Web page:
Amazon Knows Good Books?

CaterpillarSnooping around I discovered that Amazon has published its very own list of the top 100 books you must read before ordering anything from Powell’s. Of course, it is a true saying that top 100 lists are like assholes: everyone has one. One of the recent lists that made a lot of press is the Modern Library Top 100. This list, it has been noted, tends to favor authors published by Modern Library or Random House and shows a preference for old dead white men. Flawed, for sure, but still a good list to follow if you’re out to read the top novels in English.

Interestingly, Amazon sells books. Is it possible that their list of the top 100 books might encourage reading certain titles that are easily ordered from Amazon, especially when most of the books are available for the Amazon Kindle and ordering your copy is only a click away? Actually, the correct question, sadly,  is: Would you be surprised if it didn’t? Let’s see; here is the list:

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Amazon Buys Goodreads

Amazon Buys Goodreads, Agenda of World Conquest Marches On
By Matthew Yglesias at Slate

GoodreadsAmazon is acquiring GoodReads, a nifty social book recommendation engine that many of my friends with book-length attention spans love.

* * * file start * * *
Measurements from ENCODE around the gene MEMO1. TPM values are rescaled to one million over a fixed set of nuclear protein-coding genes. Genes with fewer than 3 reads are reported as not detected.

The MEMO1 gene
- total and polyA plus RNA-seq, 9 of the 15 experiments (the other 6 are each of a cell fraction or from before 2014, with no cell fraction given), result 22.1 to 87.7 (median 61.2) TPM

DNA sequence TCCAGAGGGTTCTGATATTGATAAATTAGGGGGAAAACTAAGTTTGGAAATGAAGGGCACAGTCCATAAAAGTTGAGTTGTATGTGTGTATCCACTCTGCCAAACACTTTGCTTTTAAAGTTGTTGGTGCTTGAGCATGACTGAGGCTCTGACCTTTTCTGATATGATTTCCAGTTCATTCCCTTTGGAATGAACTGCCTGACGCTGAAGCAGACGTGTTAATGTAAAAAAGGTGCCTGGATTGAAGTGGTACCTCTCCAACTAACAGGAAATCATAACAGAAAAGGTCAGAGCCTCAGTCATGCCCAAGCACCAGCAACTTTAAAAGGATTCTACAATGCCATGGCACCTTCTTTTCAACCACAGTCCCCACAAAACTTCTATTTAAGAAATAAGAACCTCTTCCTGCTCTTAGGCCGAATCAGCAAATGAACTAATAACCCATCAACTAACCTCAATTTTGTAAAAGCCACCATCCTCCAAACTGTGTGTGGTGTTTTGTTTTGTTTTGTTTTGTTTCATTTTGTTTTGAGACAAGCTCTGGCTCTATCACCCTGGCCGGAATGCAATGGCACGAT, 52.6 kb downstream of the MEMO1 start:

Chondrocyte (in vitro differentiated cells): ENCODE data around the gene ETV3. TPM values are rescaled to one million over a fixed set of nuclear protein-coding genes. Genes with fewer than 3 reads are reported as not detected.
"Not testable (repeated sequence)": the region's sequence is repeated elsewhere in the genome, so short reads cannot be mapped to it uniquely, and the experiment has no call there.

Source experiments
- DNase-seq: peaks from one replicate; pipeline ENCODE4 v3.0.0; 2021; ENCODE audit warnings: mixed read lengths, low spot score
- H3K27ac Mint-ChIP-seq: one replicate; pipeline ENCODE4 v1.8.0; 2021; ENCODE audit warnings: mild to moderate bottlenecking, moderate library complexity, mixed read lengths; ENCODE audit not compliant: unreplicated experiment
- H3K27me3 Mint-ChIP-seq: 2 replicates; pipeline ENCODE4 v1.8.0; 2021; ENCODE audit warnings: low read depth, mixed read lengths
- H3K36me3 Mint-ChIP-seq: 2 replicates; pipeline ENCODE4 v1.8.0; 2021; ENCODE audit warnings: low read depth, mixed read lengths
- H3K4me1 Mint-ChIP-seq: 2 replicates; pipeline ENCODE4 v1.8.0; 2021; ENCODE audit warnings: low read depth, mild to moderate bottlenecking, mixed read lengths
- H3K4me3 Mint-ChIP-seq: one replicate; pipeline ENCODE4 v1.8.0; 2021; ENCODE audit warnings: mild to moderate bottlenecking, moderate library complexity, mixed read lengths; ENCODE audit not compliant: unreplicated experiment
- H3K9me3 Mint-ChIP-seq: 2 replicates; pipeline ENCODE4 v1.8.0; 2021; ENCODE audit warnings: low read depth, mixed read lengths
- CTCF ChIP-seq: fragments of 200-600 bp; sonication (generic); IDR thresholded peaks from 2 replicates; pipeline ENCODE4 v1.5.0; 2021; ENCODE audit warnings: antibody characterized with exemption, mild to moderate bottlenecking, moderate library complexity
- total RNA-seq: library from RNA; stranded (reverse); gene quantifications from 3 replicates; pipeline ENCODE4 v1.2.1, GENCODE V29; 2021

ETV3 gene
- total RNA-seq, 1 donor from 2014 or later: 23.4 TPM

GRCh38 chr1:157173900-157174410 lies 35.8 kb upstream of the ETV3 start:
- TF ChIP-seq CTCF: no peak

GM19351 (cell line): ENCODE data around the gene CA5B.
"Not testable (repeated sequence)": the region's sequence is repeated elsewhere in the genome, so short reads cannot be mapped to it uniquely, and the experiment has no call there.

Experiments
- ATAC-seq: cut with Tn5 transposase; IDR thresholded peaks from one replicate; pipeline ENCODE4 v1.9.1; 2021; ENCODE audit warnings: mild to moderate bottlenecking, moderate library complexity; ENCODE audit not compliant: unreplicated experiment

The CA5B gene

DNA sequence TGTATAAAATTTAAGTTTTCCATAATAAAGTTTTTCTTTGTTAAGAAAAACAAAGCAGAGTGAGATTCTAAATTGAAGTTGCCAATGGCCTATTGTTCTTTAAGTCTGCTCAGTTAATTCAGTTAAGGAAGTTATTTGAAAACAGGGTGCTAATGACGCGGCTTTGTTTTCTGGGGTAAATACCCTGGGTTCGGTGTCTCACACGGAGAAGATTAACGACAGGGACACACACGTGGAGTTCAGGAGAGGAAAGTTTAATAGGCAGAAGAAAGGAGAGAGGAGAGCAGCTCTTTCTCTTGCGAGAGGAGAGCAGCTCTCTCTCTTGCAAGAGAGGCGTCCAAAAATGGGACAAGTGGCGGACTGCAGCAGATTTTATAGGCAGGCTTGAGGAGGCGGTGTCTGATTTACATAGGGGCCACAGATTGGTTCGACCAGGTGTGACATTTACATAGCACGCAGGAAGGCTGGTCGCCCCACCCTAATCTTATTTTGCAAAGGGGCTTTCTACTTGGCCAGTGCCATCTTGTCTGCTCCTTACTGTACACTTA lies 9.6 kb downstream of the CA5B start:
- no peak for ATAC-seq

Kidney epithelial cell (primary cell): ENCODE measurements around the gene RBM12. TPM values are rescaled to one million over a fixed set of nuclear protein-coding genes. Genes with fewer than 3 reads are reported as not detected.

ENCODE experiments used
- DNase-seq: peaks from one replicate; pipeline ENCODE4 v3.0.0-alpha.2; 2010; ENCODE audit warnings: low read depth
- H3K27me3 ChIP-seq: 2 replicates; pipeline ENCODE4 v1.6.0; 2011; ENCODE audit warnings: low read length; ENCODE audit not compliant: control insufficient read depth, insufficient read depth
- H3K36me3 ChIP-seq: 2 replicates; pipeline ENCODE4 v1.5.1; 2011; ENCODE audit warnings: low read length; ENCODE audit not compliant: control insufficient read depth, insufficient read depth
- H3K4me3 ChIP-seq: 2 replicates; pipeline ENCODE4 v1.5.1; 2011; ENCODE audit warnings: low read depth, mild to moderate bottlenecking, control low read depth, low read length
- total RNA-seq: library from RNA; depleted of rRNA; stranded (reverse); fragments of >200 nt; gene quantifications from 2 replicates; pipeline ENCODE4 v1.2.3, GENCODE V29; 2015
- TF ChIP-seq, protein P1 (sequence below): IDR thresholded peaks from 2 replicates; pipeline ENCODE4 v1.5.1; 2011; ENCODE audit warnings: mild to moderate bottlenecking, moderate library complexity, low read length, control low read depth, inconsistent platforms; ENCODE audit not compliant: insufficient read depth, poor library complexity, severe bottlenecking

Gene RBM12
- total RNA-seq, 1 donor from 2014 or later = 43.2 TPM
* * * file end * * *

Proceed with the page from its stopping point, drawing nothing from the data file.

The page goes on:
The somewhat curious thing about this is that GoodReads’ primary revenue source appears to be Amazon affiliate links. But they don’t have an exclusive deal from Amazon, as it stands the “buy” options link you to a number of sites. If GoodReads is becomes fully integrated as an Amazon-only property, it won’t necessarily make any money at all but it will cut off sales to other companies while perhaps providing Amazon’s algorithmic recommendations with valuable strategic insights. More grandly, it’s a foray into the world of social networking. Once upon a time, Amazon was but a humble bookseller. Now it’s a world-destroying retail juggernaut. Once upon a time, Kindle was but a humble book-reading-implement. Now it’s a full-fledged tablet platform. Today, GoodReads is about book recommendations. But tomorrow could it dethrone Facebook?

Probably not. But maybe. Amazon is an impressive company. Freed from shareholder demands to show meaningful profits, and led by a strategically daring and technologically skilled team they’re the competitor I don’t think anyone wants to face.

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Is this the end of Kindle?

If you didn’t notice, Microsoft has made a familiar move and now owns a significant share of the Barnes & Noble Nook. The word is that a Nook hook will be in future versions of their dominant operating system and I wouldn’t be surprised if in a further move, Microsoft might take full control of the Nook and maybe even Barnes & Noble itself. The arrival of Microsoft on the eBook scene caused investors to almost double the price of the B&N stock. I suggest that Amazon teach that pony a few new tricks if they want to stay in the game.